Skip to content
Thoughtfarmer intranet blog
Processes and Productivity

Building an Intranet Business Case: Identifying costs and risks

If you are building a business case for your intranet project, there are costs and potential risks that you need to be aware of. Part three of our series examines some of the easiest ways to identify these.

4 minute read
company intranet
You might also like…
Intranet use cases Thumbnail
Intranet use cases

Now that you have determined how you will measure success, it’s now time to identify potential costs and risks of a company intranet.

Your audience may not be familiar with intranet software, how it is deployed, and how long it takes to launch. As such, a new company intranet may be viewed with skepticism. It is therefore important that you demonstrate to your decision-makers that all possible risks have been considered and potential solutions have been identified.

When identifying potential risks, first start by spelling out your goal in simple terms. This will clarify what it is you are trying to achieve. Then include a list of things that might derail your objective. For example, you might want to say something like:

Our main goal is to acquire intranet software that improves employee collaboration, centralizes employee communication, and increases internal knowledge share. It should take approximately two months to migrate previous documents, and educate employees. The project will require the help of X, Y, and Z.  Potential risks may include: A,B, and C.

Ready to build your intranet business case?

Put your plan into action with our informative guide

Download now
Building an Intranet Business Case, cover

Regulatory Requirements

Depending on your industry, you may have additional considerations to address that will go beyond a typical business case. For example, if you operate in industries such as finance, healthcare, or government, you may be subjected to increased levels of compliance or restrictions that may impact your project. Or, you might be part of  an industry where annual budgets determine—or dictate—when technology can be purchased. If this is the case you should to aim to fit your project into this purchasing window.

The ‘Other’ Risk

We talked about various potential risks related to your company intranet project, but there is one other risk worth mentioning: the risk of doing nothing at all.

If we go back to your original objectives outlined in section one, we can now envision how each department could be impacted by avoiding a company intranet all together. For example, we discussed how an intranet can benefit a sales team by providing them with a central location to access critical and up-to-date sales documentation. Now consider how this sales team could be adversely impacted by not having an intranet. This would likely equate to time spent locating documents or incorrect document versions.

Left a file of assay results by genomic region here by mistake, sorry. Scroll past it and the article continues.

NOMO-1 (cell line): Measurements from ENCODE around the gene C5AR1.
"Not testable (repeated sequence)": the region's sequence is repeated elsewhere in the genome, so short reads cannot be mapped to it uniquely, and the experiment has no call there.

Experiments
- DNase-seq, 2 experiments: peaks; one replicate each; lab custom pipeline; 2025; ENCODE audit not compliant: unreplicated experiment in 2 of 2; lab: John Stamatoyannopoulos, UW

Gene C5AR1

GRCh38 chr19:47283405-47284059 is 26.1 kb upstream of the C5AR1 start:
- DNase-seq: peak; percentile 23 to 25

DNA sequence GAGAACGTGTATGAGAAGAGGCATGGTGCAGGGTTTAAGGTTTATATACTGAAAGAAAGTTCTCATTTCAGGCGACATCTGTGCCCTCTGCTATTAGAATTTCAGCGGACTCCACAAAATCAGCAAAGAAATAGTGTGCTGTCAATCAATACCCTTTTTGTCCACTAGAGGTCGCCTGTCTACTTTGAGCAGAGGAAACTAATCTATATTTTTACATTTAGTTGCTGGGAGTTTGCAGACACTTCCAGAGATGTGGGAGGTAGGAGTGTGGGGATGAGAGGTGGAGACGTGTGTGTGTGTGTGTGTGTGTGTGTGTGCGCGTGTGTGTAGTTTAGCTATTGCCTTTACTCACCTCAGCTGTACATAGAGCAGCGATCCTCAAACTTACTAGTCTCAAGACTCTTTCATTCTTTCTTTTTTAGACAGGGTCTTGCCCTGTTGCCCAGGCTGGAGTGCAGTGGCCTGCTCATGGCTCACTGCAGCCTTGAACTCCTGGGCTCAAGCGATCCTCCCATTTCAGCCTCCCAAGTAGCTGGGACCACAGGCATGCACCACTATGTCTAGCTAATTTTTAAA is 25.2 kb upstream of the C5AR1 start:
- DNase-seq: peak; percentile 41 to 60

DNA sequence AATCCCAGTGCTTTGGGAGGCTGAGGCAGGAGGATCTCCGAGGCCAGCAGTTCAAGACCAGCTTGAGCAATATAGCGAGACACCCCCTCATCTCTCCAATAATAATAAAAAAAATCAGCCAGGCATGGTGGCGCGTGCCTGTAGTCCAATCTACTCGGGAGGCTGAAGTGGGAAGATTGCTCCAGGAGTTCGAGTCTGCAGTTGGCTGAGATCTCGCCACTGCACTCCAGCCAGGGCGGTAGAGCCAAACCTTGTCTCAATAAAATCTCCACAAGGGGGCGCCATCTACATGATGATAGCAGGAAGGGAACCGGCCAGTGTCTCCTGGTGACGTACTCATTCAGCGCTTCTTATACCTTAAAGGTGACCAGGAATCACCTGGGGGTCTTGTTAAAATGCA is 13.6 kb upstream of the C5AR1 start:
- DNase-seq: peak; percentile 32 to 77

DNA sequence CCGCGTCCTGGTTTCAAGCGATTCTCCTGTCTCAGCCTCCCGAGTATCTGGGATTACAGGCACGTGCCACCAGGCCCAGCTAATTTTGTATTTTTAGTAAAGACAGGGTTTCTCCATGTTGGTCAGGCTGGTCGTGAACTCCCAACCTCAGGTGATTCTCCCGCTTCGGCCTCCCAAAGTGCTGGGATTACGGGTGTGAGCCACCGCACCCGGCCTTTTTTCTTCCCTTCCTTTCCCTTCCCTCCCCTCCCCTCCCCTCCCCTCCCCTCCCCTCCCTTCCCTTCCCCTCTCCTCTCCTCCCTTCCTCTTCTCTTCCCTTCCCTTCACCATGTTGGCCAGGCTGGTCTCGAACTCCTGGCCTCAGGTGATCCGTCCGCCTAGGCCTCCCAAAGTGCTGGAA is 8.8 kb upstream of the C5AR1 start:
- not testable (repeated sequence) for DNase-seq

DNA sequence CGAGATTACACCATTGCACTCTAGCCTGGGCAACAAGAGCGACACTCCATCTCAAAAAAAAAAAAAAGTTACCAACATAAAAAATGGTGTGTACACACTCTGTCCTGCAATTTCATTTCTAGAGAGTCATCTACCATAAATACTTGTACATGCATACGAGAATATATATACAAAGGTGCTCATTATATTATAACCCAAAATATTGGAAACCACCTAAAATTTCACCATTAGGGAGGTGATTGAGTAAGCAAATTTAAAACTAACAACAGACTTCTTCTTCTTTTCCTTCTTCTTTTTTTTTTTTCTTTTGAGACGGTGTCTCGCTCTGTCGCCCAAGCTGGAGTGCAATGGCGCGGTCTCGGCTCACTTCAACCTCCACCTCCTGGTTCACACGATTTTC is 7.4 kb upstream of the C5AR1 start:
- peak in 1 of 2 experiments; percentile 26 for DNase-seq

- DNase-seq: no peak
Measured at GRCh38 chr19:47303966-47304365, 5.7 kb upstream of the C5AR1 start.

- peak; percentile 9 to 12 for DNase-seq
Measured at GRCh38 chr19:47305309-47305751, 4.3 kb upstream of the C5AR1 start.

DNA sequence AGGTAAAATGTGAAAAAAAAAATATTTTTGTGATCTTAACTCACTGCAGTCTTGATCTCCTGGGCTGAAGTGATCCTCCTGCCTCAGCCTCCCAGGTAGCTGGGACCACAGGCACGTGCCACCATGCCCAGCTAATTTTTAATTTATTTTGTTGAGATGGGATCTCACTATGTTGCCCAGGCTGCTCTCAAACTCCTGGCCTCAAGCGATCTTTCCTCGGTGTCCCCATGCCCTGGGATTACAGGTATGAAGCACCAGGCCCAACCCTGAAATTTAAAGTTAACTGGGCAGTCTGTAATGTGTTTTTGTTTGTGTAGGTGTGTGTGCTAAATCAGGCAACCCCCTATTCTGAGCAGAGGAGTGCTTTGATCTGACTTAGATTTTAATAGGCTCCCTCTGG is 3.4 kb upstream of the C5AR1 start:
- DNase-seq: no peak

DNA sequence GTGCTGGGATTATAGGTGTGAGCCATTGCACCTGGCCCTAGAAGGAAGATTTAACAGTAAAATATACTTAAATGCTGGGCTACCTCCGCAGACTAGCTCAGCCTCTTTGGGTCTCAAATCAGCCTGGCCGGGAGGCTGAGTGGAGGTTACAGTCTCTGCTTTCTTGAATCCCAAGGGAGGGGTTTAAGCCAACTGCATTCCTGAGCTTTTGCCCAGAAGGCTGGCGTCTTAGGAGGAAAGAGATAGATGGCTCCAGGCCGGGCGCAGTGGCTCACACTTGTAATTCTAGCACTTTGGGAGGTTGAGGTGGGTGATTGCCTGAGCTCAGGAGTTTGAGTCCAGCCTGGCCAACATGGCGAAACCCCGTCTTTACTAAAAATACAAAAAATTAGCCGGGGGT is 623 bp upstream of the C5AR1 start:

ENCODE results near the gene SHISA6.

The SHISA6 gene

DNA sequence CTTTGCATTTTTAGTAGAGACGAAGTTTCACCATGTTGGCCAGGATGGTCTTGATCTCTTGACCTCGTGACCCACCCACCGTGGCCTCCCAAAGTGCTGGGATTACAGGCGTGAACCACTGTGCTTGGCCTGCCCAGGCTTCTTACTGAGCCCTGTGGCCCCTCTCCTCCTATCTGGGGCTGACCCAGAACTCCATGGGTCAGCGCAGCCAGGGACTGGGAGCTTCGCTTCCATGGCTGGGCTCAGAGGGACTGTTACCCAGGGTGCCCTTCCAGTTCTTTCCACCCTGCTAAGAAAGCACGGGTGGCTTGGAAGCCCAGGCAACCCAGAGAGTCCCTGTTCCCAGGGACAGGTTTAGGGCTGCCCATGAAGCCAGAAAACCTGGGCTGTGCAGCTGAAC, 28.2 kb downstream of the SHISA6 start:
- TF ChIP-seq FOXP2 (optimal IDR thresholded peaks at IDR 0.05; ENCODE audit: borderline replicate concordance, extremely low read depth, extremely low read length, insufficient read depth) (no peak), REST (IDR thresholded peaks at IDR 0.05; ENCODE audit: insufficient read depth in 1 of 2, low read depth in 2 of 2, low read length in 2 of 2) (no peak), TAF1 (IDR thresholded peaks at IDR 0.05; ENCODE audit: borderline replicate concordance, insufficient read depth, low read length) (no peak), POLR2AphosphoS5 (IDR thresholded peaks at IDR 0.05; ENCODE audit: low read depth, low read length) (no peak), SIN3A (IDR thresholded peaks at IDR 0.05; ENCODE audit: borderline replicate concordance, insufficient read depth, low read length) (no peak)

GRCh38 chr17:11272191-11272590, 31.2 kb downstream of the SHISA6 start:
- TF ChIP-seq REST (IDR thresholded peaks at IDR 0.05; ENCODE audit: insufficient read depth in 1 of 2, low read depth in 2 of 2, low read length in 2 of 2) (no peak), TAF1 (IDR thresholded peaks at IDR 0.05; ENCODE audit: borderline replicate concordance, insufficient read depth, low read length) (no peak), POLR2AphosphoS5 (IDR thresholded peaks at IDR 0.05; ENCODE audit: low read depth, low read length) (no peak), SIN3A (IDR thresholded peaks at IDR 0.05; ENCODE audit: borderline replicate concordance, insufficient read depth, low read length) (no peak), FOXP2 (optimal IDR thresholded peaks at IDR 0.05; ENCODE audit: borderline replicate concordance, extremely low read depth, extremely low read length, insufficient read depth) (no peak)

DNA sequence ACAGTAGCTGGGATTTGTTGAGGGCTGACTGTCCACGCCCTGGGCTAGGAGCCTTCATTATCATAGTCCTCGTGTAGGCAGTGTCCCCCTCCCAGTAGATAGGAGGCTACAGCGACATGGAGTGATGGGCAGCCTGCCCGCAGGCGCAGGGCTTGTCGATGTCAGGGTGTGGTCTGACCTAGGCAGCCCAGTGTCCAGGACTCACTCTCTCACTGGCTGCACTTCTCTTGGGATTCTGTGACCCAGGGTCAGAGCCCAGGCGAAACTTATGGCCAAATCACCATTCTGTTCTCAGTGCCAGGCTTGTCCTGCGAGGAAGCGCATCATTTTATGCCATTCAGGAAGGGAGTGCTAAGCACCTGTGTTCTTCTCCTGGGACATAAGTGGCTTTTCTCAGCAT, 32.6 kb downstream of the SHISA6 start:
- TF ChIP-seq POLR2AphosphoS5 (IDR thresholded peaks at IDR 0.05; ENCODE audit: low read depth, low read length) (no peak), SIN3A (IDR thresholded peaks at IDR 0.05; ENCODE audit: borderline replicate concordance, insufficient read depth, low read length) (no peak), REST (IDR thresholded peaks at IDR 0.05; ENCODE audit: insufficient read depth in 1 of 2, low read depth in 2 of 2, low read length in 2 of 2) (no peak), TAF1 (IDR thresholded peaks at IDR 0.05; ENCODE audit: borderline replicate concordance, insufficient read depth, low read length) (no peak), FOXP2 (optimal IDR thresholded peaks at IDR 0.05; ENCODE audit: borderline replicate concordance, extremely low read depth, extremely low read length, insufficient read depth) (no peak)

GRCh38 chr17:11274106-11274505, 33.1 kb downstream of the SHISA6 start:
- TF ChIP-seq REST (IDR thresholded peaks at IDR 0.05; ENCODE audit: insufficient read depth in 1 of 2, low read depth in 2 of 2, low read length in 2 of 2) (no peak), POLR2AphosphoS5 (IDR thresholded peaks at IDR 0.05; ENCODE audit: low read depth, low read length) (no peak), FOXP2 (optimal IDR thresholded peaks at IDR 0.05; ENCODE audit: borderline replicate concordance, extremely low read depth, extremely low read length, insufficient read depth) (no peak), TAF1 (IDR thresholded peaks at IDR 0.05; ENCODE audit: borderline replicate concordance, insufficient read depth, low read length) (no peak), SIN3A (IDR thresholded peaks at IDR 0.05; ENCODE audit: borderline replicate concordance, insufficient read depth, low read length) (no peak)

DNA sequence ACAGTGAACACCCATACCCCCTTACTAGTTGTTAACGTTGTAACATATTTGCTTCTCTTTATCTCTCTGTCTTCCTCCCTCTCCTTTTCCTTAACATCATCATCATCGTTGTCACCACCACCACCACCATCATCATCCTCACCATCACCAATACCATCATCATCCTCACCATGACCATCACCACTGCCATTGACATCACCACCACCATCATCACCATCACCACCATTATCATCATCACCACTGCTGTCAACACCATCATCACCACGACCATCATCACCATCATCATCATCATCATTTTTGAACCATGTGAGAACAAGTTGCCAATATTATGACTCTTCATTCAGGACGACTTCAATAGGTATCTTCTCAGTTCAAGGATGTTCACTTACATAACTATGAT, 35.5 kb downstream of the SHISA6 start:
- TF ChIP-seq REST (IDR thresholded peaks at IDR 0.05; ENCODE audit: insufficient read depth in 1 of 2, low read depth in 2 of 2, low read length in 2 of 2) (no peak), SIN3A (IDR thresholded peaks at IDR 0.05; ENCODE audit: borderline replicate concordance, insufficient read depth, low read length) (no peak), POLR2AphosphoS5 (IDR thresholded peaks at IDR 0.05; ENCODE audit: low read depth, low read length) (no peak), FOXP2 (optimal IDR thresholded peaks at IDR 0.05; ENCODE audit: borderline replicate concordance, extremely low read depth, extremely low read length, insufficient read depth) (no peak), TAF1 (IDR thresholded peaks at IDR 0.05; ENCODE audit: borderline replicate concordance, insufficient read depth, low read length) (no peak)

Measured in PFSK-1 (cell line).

Estimating Costs

Where will the money come from? Are funds already available? Or will they be shifted from another current allocation?

Obviously, new company intranet software will have an associated cost and your stakeholders will expect this. This is why it’s important to first estimate the amount of money and hours you may need to complete the project.

Total costs should include any hardware, third-party software, or additional vendors. There is also the cost of having staff to manage and maintain it.  

Hosting Requirements

Traditional intranet software focused primarily on in-house deployments, especially in more industries where concerns about security and control are critical. However, an in-house intranet project requires associated infrastructure and hardware. On-premise deployments can be large, complex, and costly. For example, a SharePoint implementation can take months or even years of migration.

It’s important to weigh the merits of a cloud-hosted option and subscription-based license that spreads out the cost of ownership over time, against a potentially more expensive up-front investment required by on-premises platforms.

Cloud-based intranets typically cost less and are more sustainable. Cloud-based solutions also tend to have lower occurrences of downtime and fewer open support tickets compared to on-premise. Also, updates and upgrades can be rolled out remotely and instantly, therefore limiting the impact on business operations.

If you are unsure about hosting options, these questions may give you some direction:

  • Will we need an in-house or cloud-based company intranet solution?
  • What upfront investment is there for new infrastructure and hardware?
  • Are there associated costs for storage, upkeep, and licensing?
  • Could there be any potential impact on existing systems?
  • Do we need a dedicated IT resource to manage and maintain it?
  • What are the risk and financial implications of server downtime for our business?

Identifying potential costs and risks is one of the most important elements of your business plan. Yes, it requires some hefty research, but as with all the other elements of your business plan, the more information you can obtain ahead of time, the more likely your project and plan will be accepted and approved.